Most genetic susceptibility to cutaneous melanoma remains to be discovered. Meta-analysis genome-wide association study (GWAS) of 36,760 cases of melanoma (67% newly genotyped) and 375,188 controls identified 54 significant (P < 5 × 10) loci with 68 independent single nucleotide polymorphisms. Analysis of risk estimates across geographical regions and host factors suggests the acral melanoma subtype is uniquely unrelated to pigmentation. Combining this meta-analysis with GWAS of nevus count and hair color, and transcriptome association approaches, uncovered 31 potential secondary loci for a total of 85 cutaneous melanoma susceptibility loci. These findings provide insights into cutaneous melanoma genetic architecture, reinforcing the importance of nevogenesis, pigmentation and telomere maintenance, together with identifying potential new pathways for cutaneous melanoma pathogenesis.
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http://dx.doi.org/10.1038/s41588-020-0611-8DOI Listing
http://www.ncbi.nlm.nih.gov/pmc/articles/PMC7255059PMC
May 2020

Risk factors for breast cancer brain metastases: a systematic review.

Oncotarget 2020 Feb 11;11(6):650-669. Epub 2020 Feb 11.

Department of Electron Microscopy/Molecular Pathology, The Cyprus Institute of Neurology and Genetics, Nicosia, Cyprus.

Background: Brain metastasis (BM) is an increasingly common and devastating complication of breast cancer (BC).

Methods: A systematic literature search of EMBASE and MEDLINE was conducted to elucidate the current state of knowledge on known and novel prognostic factors associated with 1) the risk for BCBM and 2) the time to brain metastases (TTBM).

Results: A total of 96 studies involving institutional records from 28 countries were identified. Of these, 69 studies reported risk factors of BCBM, 46 factors associated with the TTBM and twenty studies examined variables for both outcomes. Young age, estrogen receptor negativity (ER-), overexpression of human epidermal factor (HER2+), and higher presenting stage, histological grade, tumor size, Ki67 labeling index and nodal involvement were consistently found to be independent risk factors of BCBM. Of these, triple-negative BC (TNBC) subtype, ER-, higher presenting histological grade, tumor size, and nodal involvement were also reported to associate with shorter TTBM. In contrast, young age, hormone receptor negative (HR-) status, higher presenting stage, nodal involvement and development of liver metastasis were the most important risk factors for BM in HER2-positive patients.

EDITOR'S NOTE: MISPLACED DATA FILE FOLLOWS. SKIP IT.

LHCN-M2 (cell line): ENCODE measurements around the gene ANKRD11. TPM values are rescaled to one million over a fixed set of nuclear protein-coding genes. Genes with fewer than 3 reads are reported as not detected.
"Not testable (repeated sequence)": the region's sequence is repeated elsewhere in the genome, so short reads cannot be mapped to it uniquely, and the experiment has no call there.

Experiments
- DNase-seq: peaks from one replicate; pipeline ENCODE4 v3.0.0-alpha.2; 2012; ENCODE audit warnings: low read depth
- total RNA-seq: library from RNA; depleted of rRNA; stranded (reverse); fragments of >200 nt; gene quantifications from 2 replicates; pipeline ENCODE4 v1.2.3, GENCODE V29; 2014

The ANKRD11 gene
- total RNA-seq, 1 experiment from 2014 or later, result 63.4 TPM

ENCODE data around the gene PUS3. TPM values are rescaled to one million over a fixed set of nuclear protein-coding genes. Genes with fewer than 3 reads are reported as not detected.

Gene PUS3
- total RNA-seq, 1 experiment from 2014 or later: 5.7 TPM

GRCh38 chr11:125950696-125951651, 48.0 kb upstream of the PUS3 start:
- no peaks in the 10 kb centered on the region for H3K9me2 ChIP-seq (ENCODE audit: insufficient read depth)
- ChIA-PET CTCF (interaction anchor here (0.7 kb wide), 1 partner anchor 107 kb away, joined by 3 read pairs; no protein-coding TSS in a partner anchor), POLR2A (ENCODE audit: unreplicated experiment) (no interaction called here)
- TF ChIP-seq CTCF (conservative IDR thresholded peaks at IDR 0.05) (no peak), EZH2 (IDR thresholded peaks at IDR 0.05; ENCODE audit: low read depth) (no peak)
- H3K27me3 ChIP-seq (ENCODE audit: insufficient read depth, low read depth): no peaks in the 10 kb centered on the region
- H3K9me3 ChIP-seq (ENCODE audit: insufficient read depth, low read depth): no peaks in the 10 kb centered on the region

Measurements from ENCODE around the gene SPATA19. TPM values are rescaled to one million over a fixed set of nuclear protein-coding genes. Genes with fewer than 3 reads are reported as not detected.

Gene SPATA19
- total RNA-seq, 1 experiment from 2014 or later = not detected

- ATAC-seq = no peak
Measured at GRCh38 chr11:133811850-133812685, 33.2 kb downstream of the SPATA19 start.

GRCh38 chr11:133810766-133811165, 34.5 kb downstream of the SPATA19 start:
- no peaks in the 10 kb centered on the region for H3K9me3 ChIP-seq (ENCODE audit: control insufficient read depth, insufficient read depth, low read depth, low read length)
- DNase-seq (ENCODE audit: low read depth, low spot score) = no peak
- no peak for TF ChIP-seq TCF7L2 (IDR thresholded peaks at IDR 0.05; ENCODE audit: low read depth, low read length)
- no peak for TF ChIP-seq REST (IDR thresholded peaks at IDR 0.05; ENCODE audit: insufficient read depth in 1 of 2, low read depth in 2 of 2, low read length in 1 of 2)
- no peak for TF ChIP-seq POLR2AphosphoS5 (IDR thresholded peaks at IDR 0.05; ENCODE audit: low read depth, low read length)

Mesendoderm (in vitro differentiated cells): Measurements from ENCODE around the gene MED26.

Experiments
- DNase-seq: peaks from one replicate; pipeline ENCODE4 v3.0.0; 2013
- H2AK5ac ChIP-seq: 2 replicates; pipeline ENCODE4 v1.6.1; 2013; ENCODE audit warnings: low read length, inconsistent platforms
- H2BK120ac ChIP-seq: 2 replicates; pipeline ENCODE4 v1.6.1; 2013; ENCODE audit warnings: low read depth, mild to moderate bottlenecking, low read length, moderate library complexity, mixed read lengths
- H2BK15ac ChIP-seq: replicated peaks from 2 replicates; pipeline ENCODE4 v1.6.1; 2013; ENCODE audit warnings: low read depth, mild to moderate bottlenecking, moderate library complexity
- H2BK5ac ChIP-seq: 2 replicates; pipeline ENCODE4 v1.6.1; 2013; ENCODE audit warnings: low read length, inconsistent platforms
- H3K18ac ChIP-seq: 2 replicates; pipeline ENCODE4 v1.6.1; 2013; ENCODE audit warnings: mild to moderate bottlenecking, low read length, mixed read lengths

Conclusions: The study provides a comprehensive and individual evaluation of the risk factors that could support the design of screening tools and interventional trials for early detection of BCBM.
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http://dx.doi.org/10.18632/oncotarget.27453DOI Listing
http://www.ncbi.nlm.nih.gov/pmc/articles/PMC7021234PMC
February 2020

Genetic and Environmental Factors Contributing to Parkinson's Disease: A Case-Control Study in the Cypriot Population.

Front Neurol 2019 17;10:1047. Epub 2019 Oct 17.

Neurology Clinics, The Cyprus Institute of Neurology and Genetics, Nicosia, Cyprus.

Parkinson's disease (PD) is a neurodegenerative disorder affecting a substantial proportion of the elderly Cypriot population. The objective of this study was to evaluate PD risk variants that have been identified previously in Genome Wide Association Studies (GWAS) and to find environmental factors that are predictors for PD onset in the Cypriot population. A case-control study was conducted with a total of 235 PD patients and 464 healthy controls of Greek-Cypriot ethnicity. Demographic and lifestyle characteristics, exposure to PD risk factors and clinical data were collected. Moreover, 13 previously GWAS-identified PD risk variants were genotyped. Univariate and multivariate regression analyses examined the association between a number of environmental and genetic factors and PD. Multivariable regression analysis revealed that exposure to both pesticides and other toxic substances ( = 0.03), severe head injury accompanied with fainting ( = 0.001), nuts consumption ( = 0.004), red meat consumption ( = 0.02), and soft drinks consumption ( = 0.008) were increasing the risk for PD, whereas cumulative smoking ( = 0.02), and fish consumption ( = 0.02) were decreasing the risk for PD. Five out of the 13 tested SNPs (rs12185268, rs6599389, rs356220, rs13312, and rs17649553) were confirmed to be nominally significantly associated ( < 0.05) with PD risk in the Cypriot population. Collectively, this case-control study has shed some light on the nature of PD epidemiology in Cyprus, by demonstrating a number of genetic and environmental determinants of PD in the Cypriot population.